Timely Tips, July 2017
Mike Hubbs, Tennessee Association of Conservation Districts (TACD) Soil Health Specialist
Edited by Pat Turman and Greg Brann, NRCS
Infiltration is the process of water entering the soil. Infiltration rate is a measure of how fast water enters the soil. Water entering too slowly may lead to ponding on level fields or to erosion from surface runoff on sloping fields. Reducing erosion and runoff also reduce surface runoff of fertilizers and chemicals such as herbicides. Fertilizers and herbicides are agronomic inputs to assist farmers in producing productive and profitable yields. The objective of applying nutrients and herbicides and other chemicals are to benefit the plant. If the inputs runoff, it is a loss to the farmer and the environment.
Plants need water and sunshine to produce crop yield. Infiltration is dependent on soil type, soil organic matter and aggregate stability or soil structure. As farmers utilize conservation practices that increase soil organic matter, soil health indicators such as soil structure, aggregate stability, and infiltration will also improve.
Rainfall simulators have become quite common in Tennessee. NRCS uses them to demonstrate how cover crops, no-till, and good grazing practices improve infiltration and reduces erosion. Below is an example of rainfall simulator at Milan No-till Experiment Station on Soil Health Plots.
The five trays used were from five treatments left to right, no-till only, NT wheat only, NT cereal rye and crimson clover, NT five-way mix consisting of cereal rye, wheat, crimson clover, daikon radish, and purple top turnip, and NT cereal rye and vetch. Rainfall simulations were run multiple times totaling 3" of water. All trays had good soil structure due to long-term no-till. As you can see by the back jugs showing infiltration, the 5-way mix infiltrated the best.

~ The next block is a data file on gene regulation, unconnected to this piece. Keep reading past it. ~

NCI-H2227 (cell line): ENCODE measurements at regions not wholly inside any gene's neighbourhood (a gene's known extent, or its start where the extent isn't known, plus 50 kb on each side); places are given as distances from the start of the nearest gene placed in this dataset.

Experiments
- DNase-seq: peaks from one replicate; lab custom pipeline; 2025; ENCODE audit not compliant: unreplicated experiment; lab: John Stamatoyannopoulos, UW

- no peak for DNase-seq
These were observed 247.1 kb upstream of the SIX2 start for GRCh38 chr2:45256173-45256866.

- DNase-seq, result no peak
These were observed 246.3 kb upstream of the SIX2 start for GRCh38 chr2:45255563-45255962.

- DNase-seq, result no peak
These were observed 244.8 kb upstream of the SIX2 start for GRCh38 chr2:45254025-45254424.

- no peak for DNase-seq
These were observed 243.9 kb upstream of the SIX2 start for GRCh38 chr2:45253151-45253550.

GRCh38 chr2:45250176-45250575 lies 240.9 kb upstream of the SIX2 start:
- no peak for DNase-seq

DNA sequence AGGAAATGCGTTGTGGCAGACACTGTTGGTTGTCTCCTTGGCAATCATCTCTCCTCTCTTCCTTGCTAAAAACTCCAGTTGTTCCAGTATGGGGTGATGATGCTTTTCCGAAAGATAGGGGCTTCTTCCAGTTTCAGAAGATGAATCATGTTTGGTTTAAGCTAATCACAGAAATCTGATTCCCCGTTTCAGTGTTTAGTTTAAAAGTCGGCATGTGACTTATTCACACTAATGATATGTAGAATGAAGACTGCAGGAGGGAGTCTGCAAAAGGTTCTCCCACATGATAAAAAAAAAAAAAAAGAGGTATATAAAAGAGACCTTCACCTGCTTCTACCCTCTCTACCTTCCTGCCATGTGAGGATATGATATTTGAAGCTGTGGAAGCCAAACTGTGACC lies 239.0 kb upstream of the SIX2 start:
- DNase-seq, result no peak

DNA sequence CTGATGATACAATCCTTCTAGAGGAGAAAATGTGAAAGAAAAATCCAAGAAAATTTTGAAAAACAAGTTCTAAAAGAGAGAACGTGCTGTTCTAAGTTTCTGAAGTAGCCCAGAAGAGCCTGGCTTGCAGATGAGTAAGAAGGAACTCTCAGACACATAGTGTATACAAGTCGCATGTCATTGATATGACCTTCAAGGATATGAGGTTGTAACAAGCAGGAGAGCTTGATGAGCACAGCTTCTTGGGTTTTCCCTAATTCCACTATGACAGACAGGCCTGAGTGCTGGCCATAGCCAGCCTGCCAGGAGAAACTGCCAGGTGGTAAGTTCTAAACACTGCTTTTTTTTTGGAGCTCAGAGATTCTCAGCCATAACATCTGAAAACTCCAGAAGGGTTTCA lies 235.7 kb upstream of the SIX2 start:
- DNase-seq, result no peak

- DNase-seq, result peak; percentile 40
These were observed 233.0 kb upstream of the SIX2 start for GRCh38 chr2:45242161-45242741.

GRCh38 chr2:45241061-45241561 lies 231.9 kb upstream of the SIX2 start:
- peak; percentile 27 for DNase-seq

In another demonstration, the picture below shows minimum tillage (it is still tillage),
no-till, over grazed pasture, conventional tillage tobacco with an excellent cover crop, and good grazing. Note that the good cover crop and the good grazed grass infiltrated and had little runoff compared to other treatments which had high runoff and poor infiltration.
So, all that is demonstration. Let’s put this to the test to real field conditions and real rainfall. Matt Griggs who is featured as the Number 3 in the Profiles of Soil Health Heroes on tnacd.org and also Matt Griggs update Profiles of Heroes. Matt recently sent me pictures in a rainstorm at his farm, true dedication
Cover crops add more carbon and increases soil biology that increases better aggregates which results in much greater soil structure, pore space, thus better infiltration rates. Pictures below show long-term no-till with standing water, four years plus of cover crops and no-till with great infiltration, and the bottom picture show where the two plots come together. A picture is worth a thousand words. Cover crops with no disturbances from tillage improve soil function, such as here, infiltration.
20 year No-till 2nd year with No-till with high biomass cover crop
No-till alone on the left and No-till with cover on the right
Soil health is improved by not disturbing the soil, keeping a root growing, keeping the soil covered, and diversity. The demonstrations and real farm application show continuous no-till with cover crops improve the soil’s ability to infiltrate water. Better water infiltration means better efficiency of water use and more stable yields.
Contact your local NRCS office for more information on improving soil health.
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